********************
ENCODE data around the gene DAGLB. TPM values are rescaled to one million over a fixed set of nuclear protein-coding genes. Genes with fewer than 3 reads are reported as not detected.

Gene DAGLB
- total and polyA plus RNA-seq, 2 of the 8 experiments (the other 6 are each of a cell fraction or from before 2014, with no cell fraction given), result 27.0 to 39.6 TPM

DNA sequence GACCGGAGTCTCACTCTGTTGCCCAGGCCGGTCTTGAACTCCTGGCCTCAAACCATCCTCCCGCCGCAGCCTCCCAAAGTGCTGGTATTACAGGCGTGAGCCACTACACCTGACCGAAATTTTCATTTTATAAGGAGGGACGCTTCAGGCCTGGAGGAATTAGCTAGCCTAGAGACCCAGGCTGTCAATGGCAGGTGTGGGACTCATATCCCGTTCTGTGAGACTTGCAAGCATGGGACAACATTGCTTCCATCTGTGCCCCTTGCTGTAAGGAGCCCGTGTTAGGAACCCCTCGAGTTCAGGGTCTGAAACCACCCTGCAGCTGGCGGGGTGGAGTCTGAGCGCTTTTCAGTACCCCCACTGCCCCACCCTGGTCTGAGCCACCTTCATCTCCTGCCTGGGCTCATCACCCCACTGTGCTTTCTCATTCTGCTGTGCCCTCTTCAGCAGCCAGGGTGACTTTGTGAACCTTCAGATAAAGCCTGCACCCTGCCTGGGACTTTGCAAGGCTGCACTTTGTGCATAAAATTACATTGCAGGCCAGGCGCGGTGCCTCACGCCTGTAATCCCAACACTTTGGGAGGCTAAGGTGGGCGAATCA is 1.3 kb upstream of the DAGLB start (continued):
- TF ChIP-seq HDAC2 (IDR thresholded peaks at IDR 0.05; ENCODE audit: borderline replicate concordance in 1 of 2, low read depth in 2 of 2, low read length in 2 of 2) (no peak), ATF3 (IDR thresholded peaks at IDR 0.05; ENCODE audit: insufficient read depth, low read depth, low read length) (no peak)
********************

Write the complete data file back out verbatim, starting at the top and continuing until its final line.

ENCODE data around the gene DAGLB. TPM values are rescaled to one million over a fixed set of nuclear protein-coding genes. Genes with fewer than 3 reads are reported as not detected.

Gene DAGLB
- total and polyA plus RNA-seq, 2 of the 8 experiments (the other 6 are each of a cell fraction or from before 2014, with no cell fraction given), result 27.0 to 39.6 TPM

DNA sequence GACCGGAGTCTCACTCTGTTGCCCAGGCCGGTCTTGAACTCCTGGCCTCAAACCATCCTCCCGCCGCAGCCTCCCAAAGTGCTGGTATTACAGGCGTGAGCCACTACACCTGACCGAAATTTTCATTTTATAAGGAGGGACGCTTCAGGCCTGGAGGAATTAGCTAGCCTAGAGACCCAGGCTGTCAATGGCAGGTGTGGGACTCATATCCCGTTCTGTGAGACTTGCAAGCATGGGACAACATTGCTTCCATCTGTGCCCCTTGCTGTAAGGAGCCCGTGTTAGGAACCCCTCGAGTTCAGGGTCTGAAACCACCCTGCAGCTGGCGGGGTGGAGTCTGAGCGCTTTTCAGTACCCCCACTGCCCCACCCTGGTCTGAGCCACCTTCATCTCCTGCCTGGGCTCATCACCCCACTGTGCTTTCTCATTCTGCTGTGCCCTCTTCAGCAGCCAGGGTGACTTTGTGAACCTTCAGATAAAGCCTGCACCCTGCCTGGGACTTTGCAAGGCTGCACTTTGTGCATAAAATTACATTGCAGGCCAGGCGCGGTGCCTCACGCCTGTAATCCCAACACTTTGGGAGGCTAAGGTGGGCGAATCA is 1.3 kb upstream of the DAGLB start (continued):
- TF ChIP-seq HDAC2 (IDR thresholded peaks at IDR 0.05; ENCODE audit: borderline replicate concordance in 1 of 2, low read depth in 2 of 2, low read length in 2 of 2) (no peak), ATF3 (IDR thresholded peaks at IDR 0.05; ENCODE audit: insufficient read depth, low read depth, low read length) (no peak)